4. Evolution is a working theory, not proven. To the extent that it is working, it does not disprove the Bible. Many scientists are Christians, true believers in our Lord Jesus Christ, and at the same time operate with various theories of origins and development in nature. Remember that the Bible tells us about God and us and our salvation. The Bible was not given to us to provide all answers to all questions; it is not a blueprint of heaven or earth, the past or the future. The Bible tells us all that we need to know about God's acts of rescue for humanity in the past, present and future.

    5. The Bible does not tell us that there is or is not life on other planets. If life is found on Mars or Jupiter or in another galaxy, I would just think . . . there's one more surprise that our great God has in store for us. Finding life elsewhere would not disprove anything about the Bible.

    6. There is only one name given to us whereby we can be saved, and that is the name of Jesus Christ. The Bible itself teaches that other religions know something about God, but there is no comparison anywhere to the unique (one of a kind) gospel of Christ. Christianity does not teach that everyone who does not have faith in Christ is going to hell. Sending people to hell is not our job. Doing that is up to God. What IS our job? Sharing the gospel with all people. By the way, if I find a great restaurant, the best ever, I don't go around saying that all the other restaurants in town will surely give one food poisoning. I just tell how great is the food at that one best restaurant I have found.

    7. The Bible should be interpreted according to the literary form of the writing involved. Some parts of the Bible are poetry, with much imagery that cannot be interpreted "literally." Some parts of the Bible are written in literary form like parable and apocalyptic, the interpretation of which must be according to certain literary form rules. The gospels of the New Testament are preaching, a special form, but are also actual history. I have worked much on this matter, and would be happy to share more with you.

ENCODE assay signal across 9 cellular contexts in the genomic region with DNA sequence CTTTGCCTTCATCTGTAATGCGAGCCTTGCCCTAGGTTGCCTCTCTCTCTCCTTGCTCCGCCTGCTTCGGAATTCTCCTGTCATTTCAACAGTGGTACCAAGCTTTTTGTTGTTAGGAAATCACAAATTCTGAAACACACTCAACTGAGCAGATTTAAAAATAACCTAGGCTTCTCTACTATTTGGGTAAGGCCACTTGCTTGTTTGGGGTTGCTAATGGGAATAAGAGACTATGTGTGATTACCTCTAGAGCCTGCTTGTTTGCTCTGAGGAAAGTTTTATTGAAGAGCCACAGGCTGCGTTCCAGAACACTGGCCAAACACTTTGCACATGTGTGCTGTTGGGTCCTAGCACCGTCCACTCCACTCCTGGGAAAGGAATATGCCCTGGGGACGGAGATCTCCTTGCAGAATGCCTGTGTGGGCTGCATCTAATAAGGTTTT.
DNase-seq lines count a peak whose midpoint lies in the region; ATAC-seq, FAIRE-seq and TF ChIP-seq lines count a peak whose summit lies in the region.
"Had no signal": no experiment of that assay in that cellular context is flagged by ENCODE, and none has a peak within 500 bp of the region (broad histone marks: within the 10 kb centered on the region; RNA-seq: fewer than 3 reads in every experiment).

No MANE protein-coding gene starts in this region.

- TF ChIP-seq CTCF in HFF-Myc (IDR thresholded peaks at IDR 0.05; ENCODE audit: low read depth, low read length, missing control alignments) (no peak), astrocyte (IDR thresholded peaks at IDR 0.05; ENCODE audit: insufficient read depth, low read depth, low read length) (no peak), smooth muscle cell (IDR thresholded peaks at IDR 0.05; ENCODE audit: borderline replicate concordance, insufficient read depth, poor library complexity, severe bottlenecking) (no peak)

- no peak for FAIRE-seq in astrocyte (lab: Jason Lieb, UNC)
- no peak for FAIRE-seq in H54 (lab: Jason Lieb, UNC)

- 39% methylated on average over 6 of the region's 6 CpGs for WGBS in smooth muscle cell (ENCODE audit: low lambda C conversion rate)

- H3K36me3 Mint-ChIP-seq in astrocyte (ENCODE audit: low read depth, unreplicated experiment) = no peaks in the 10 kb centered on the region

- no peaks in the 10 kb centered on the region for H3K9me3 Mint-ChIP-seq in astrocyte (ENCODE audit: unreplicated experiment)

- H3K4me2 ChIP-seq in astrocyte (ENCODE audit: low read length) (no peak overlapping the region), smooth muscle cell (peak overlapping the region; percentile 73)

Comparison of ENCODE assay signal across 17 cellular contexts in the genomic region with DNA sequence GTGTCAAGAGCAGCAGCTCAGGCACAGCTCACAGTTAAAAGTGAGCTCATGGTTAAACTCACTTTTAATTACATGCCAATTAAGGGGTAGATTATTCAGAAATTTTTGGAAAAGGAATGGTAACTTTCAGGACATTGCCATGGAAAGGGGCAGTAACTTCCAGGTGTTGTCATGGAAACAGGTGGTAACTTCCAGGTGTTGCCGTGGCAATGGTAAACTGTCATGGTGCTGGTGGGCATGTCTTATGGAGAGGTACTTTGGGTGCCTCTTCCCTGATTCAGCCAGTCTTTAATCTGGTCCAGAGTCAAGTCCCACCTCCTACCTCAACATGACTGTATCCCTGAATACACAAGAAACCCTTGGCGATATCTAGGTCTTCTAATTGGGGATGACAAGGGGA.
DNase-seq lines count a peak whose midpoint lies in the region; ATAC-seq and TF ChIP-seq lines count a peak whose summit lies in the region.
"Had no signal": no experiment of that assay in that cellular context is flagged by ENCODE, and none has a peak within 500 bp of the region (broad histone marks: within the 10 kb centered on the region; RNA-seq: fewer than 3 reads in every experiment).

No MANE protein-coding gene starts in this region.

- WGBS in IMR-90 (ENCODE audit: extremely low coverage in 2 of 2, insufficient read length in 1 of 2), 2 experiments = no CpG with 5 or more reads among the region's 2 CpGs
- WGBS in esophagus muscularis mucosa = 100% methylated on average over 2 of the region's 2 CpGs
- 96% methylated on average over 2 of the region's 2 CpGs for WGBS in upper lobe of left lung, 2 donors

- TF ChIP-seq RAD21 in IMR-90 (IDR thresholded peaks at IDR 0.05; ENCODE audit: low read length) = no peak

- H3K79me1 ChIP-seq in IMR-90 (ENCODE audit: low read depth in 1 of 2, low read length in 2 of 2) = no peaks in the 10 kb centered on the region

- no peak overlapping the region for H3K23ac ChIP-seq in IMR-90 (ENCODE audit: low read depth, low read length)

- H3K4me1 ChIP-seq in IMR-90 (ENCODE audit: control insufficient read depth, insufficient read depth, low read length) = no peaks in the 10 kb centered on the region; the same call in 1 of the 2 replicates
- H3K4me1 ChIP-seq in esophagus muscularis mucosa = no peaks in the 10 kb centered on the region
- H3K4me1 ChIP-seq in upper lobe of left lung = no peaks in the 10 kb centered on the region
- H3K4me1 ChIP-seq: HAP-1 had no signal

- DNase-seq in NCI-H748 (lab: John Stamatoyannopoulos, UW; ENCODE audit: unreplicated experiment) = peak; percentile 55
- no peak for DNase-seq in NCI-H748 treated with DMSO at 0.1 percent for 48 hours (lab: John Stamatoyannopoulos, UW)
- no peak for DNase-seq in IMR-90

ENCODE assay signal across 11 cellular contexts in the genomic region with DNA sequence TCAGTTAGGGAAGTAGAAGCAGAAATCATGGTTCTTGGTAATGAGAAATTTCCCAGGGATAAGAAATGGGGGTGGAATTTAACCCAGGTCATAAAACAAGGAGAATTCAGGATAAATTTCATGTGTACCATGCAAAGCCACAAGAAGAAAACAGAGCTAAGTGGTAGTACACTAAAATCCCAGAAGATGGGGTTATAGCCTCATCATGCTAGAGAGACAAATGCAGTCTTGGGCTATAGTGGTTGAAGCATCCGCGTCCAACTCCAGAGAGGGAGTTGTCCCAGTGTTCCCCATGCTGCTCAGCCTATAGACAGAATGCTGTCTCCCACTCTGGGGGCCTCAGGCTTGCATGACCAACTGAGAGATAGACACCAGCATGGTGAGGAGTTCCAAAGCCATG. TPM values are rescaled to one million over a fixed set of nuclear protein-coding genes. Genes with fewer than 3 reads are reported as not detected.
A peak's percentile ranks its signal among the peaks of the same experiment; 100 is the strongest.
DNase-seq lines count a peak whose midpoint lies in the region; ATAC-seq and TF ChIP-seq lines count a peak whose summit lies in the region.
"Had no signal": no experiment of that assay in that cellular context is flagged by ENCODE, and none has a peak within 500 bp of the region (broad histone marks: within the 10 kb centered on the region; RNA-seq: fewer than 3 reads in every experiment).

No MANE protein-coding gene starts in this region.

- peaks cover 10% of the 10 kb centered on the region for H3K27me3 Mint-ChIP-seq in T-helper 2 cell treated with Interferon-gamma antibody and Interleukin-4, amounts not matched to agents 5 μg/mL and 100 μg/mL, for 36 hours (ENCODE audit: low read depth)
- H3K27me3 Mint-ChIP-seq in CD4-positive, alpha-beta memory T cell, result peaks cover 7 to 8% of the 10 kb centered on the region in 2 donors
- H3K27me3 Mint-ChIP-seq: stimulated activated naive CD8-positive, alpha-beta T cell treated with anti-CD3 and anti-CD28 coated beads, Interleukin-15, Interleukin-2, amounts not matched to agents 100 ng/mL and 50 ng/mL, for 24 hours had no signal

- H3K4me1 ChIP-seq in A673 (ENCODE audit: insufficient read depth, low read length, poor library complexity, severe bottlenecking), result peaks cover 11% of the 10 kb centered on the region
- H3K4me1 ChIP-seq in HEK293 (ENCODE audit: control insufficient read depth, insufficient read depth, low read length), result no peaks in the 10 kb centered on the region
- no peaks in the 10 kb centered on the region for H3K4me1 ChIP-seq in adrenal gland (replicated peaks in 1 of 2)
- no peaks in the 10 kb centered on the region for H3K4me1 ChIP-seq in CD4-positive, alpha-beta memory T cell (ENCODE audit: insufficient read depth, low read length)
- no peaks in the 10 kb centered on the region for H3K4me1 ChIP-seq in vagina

8. The Bible teaches that people are individually responsible for their choices and sins. See answer to # 1 above.

    By the way, I forgot to mention in connection with # 4 above that I have read various books on religion and science. Many scientists have written about their Christian faith. I would be glad to send you some titles, or find many in the newspaper "Research News in Science and Theology" (PO Box 5065, Brentwood, TN 37024-5065; E-mail: custserv@sunbeltfs.com). God bless you! Remain steadfast in Christian faith, in trust in our Lord Jesus for all things. Keep asking questions! Blessings. Rev. Kieth

Q.  What ways are the joys and hope of the world also the joys and hopes of the followers of Jesus? What does it mean to say Christians are to be "signs of contradiction" for the world?

    A. The world joys and hope may be different from the Christian joy and hope but joy and hope in Christ gives us peace that the world cannot give May you find this peace. Blessings. Rev. Dave

Q.  How did the Church choose the right 27 books for the New Testament?

    A. You have asked a question that long concerned me, namely, how did the church choose the right 27 books for the New Testament. Yes it was Athanasius in A.D. 367, who first picked the 27 books as we have them today, followed by the A.D. 382 Damasus Synod and Carthage Council in A.D. 397.

    It is fascinating to follow the process. In the first centuries, some writings gained the right to be read in public services of the church. Other writings were merely apocryphal, that is, they were not used in public worship, but only for "hidden" or private use. One major factor right from the beginning was whether or not a writing could be traced to an apostle of Christ. Along with the name of an apostle was the insistence that the writing was faithful to the preaching which came from the known apostles, the irreplaceable eyewitnesses to Jesus.

    The early church also insisted that the writings contain the common (accepted by the Christian communities) sense of the faith. That means that the writings must bear the sure witness to Jesus, reflecting the "portrait" of Christ which was known to believers. They might quote I Corinthians 3:11: "For no one can lay any foundation other than the one that has been laid; that foundation is Jesus Christ." There was the apostolic proclamation of Jesus as reflected in the New Testament writings collectively. Early Christians referred to the gospel of Jesus as "recognized everywhere" and as what was "handed down to us" from earlier Christians, originally from the lips of Jesus and the apostles.

    I believe that in this process early Christian congregations and the whole church was guided by the Holy Spirit, just as I am convinced that the Spirit of God inspired the Old Testament writers, and Matthew, Mark, Luke, John and the rest of the New Testament writers. In any event the result is wonderful. What riches we find in the pages of the New Testament as we have it now, what beautiful variety in the Word of God revealing God's amazing grace and love for us

    If you have access to a church or church college library, you might look for one of the following books on this subject: C.F.D. Moule, THE BIRTH OF THE NEW TESTAMENT; Philip A. Quanbeck, WHEN GOD SPEAKS; or Alexander Souter, THE TEXT AND CANON OF THE NEW TESTAMENT.

    May God bless you as you continue to practice your Christian faith and search the Scriptures which testify to our Savior and Lord, Jesus Christ. Peace. Rev. Kieth

Q.  Where in Scripture does it talk about where the anti-Christ comes from? I am trying to tell people that there will be someone worse than bin laden to come. And all we can do is be ready for Christ, because we have no control of what's to come?